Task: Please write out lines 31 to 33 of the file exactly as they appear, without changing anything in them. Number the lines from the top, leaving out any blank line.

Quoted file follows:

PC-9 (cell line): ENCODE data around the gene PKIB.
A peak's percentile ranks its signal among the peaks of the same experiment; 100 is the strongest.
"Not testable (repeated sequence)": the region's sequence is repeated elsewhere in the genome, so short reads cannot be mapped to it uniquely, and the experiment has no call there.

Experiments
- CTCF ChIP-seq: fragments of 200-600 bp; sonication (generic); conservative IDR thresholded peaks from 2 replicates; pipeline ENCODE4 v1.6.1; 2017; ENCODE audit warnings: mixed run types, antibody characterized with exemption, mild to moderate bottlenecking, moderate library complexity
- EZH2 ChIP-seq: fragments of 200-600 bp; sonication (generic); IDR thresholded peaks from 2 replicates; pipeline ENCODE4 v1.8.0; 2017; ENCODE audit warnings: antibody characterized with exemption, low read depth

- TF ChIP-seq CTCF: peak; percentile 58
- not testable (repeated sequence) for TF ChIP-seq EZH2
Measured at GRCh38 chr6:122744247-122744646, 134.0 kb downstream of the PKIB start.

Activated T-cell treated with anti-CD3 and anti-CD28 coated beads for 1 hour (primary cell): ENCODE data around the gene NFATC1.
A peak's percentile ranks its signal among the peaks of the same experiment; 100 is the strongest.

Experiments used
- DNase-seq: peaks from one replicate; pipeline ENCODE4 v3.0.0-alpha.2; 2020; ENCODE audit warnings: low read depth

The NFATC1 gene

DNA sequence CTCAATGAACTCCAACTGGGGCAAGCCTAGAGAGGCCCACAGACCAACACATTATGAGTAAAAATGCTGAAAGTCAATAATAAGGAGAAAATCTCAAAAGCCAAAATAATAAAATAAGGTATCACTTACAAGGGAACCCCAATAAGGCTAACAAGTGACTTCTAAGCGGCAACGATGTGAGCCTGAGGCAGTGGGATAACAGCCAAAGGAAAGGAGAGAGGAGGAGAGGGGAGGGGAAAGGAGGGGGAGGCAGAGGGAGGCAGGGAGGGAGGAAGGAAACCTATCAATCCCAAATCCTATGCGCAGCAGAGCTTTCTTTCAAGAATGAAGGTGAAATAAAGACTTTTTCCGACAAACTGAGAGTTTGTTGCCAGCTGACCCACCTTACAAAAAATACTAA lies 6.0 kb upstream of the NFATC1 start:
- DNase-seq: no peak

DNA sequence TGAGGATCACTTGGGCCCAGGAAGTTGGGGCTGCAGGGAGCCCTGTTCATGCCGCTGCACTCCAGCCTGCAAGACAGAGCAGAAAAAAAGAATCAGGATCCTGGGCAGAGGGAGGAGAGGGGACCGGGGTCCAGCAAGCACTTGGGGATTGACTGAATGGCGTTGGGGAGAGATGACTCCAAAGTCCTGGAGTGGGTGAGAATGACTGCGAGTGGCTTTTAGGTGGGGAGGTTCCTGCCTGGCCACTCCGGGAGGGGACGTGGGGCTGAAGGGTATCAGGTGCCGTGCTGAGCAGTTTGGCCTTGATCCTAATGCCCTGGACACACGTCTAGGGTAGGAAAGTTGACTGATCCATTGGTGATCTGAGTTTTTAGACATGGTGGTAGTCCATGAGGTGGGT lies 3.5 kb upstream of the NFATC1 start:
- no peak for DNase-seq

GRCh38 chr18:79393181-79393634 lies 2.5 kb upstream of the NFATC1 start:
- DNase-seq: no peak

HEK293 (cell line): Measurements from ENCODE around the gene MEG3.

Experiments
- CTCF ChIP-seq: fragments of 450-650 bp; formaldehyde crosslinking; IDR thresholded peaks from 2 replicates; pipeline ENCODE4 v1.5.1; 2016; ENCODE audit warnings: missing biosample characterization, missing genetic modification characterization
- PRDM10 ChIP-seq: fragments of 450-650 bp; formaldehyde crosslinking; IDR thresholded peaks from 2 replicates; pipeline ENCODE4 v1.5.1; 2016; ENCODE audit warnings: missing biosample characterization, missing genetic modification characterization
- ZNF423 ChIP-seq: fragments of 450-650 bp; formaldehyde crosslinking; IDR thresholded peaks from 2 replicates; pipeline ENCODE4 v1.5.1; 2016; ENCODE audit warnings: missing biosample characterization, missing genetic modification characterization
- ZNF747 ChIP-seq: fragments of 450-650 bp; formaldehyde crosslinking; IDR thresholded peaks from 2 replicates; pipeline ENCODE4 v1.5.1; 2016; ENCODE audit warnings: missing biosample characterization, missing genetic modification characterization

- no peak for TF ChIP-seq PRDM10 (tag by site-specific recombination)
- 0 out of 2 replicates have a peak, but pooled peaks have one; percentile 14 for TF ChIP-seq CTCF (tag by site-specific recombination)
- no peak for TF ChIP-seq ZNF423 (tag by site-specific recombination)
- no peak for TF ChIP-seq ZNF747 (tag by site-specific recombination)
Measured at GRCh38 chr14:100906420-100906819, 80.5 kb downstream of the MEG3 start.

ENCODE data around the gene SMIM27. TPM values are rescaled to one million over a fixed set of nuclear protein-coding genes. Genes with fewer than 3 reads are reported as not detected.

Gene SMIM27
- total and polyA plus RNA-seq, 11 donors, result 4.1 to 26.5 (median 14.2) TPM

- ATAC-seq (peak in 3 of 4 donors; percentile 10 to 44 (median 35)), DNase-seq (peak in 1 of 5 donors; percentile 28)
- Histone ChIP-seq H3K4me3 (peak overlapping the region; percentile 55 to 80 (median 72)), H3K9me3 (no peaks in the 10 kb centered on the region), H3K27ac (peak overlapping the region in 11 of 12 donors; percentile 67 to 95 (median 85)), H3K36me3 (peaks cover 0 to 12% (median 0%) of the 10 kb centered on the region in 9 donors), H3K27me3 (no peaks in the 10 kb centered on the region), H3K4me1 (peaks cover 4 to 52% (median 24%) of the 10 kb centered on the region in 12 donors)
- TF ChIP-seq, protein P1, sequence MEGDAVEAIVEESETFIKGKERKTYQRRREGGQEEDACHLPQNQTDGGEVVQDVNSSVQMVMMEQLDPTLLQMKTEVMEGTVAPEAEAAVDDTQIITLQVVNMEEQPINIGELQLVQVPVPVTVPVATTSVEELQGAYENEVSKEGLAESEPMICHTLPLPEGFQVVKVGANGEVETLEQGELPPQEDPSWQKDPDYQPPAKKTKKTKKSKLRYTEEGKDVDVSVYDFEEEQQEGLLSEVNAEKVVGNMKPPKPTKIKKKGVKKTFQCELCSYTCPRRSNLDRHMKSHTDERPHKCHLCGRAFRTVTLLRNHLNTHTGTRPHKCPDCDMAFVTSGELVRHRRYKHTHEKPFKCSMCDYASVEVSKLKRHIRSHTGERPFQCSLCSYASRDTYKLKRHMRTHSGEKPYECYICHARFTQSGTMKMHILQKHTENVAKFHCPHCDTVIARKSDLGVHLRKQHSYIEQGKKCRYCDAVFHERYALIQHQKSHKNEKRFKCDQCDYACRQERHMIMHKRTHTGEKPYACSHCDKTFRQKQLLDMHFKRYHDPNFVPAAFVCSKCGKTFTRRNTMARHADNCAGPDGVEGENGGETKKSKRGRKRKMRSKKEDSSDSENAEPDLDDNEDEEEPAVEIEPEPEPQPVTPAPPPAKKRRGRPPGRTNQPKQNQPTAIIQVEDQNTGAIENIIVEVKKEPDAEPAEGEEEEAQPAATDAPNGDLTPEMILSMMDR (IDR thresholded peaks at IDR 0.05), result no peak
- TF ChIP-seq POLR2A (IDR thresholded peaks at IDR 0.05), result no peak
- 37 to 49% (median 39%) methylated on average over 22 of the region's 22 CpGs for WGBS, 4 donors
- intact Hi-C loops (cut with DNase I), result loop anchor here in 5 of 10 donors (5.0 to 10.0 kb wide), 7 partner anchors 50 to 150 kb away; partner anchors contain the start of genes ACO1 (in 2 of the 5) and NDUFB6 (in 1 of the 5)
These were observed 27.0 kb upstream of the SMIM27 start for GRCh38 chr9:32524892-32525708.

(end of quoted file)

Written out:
Measured at GRCh38 chr14:100906420-100906819, 80.5 kb downstream of the MEG3 start.

ENCODE data around the gene SMIM27. TPM values are rescaled to one million over a fixed set of nuclear protein-coding genes. Genes with fewer than 3 reads are reported as not detected.

Gene SMIM27